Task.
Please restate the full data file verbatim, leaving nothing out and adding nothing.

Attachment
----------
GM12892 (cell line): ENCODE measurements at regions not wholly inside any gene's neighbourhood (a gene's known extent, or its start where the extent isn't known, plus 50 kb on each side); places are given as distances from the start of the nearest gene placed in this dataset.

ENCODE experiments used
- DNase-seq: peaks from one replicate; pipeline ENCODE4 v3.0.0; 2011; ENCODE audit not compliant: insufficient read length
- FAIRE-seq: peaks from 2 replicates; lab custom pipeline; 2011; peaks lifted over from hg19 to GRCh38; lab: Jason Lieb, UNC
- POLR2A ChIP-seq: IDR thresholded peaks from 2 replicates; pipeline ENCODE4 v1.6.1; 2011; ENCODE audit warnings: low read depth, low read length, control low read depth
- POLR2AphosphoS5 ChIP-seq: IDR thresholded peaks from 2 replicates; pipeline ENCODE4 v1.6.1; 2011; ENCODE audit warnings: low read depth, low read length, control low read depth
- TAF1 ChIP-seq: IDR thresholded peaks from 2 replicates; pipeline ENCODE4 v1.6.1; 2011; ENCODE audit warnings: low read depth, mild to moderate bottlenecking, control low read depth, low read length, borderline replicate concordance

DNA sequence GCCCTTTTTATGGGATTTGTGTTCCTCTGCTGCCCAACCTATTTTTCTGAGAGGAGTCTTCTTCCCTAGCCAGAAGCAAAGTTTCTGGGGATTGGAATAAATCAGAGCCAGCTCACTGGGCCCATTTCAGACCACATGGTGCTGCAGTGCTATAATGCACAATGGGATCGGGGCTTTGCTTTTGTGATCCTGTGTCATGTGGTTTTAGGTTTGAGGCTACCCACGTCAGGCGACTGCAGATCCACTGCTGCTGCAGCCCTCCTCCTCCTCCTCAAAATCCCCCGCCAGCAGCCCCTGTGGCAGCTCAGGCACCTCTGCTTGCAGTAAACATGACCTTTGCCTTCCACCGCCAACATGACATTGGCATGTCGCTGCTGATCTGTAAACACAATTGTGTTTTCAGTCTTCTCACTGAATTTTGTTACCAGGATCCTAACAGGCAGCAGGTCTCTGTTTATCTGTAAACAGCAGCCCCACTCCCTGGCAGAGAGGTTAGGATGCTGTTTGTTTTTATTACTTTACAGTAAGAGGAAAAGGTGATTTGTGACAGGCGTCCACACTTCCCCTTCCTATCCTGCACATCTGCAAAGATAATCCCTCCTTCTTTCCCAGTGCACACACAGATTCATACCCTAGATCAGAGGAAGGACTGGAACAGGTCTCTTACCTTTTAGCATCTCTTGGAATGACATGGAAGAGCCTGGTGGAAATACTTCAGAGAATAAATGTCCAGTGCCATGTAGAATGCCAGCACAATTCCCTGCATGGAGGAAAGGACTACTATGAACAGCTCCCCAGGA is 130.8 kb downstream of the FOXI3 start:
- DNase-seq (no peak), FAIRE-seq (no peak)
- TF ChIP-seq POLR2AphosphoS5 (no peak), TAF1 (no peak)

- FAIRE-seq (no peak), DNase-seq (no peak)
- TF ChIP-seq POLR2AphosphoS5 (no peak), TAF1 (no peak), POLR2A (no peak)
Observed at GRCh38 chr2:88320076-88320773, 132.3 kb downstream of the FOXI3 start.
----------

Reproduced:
GM12892 (cell line): ENCODE measurements at regions not wholly inside any gene's neighbourhood (a gene's known extent, or its start where the extent isn't known, plus 50 kb on each side); places are given as distances from the start of the nearest gene placed in this dataset.

ENCODE experiments used
- DNase-seq: peaks from one replicate; pipeline ENCODE4 v3.0.0; 2011; ENCODE audit not compliant: insufficient read length
- FAIRE-seq: peaks from 2 replicates; lab custom pipeline; 2011; peaks lifted over from hg19 to GRCh38; lab: Jason Lieb, UNC
- POLR2A ChIP-seq: IDR thresholded peaks from 2 replicates; pipeline ENCODE4 v1.6.1; 2011; ENCODE audit warnings: low read depth, low read length, control low read depth
- POLR2AphosphoS5 ChIP-seq: IDR thresholded peaks from 2 replicates; pipeline ENCODE4 v1.6.1; 2011; ENCODE audit warnings: low read depth, low read length, control low read depth
- TAF1 ChIP-seq: IDR thresholded peaks from 2 replicates; pipeline ENCODE4 v1.6.1; 2011; ENCODE audit warnings: low read depth, mild to moderate bottlenecking, control low read depth, low read length, borderline replicate concordance

DNA sequence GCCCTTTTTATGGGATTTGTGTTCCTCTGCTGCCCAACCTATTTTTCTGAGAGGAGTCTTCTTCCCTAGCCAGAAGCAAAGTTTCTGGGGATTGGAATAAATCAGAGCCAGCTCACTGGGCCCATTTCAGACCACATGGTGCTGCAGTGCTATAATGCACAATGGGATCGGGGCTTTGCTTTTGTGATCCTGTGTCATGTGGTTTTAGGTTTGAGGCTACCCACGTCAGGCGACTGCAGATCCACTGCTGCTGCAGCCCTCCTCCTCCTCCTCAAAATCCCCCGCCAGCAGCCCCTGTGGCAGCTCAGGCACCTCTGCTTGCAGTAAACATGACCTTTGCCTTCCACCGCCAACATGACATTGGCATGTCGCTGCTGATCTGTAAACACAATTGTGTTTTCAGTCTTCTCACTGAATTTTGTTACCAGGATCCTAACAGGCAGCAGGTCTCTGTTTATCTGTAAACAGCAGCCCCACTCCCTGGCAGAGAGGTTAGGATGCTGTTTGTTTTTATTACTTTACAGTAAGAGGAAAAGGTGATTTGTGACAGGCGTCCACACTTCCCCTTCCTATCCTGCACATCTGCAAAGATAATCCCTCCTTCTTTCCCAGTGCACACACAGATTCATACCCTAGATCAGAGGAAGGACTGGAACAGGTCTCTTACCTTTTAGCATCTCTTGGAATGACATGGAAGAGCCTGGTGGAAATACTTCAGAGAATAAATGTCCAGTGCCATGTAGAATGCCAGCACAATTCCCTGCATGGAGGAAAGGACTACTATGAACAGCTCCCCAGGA is 130.8 kb downstream of the FOXI3 start:
- DNase-seq (no peak), FAIRE-seq (no peak)
- TF ChIP-seq POLR2AphosphoS5 (no peak), TAF1 (no peak)

- FAIRE-seq (no peak), DNase-seq (no peak)
- TF ChIP-seq POLR2AphosphoS5 (no peak), TAF1 (no peak), POLR2A (no peak)
Observed at GRCh38 chr2:88320076-88320773, 132.3 kb downstream of the FOXI3 start.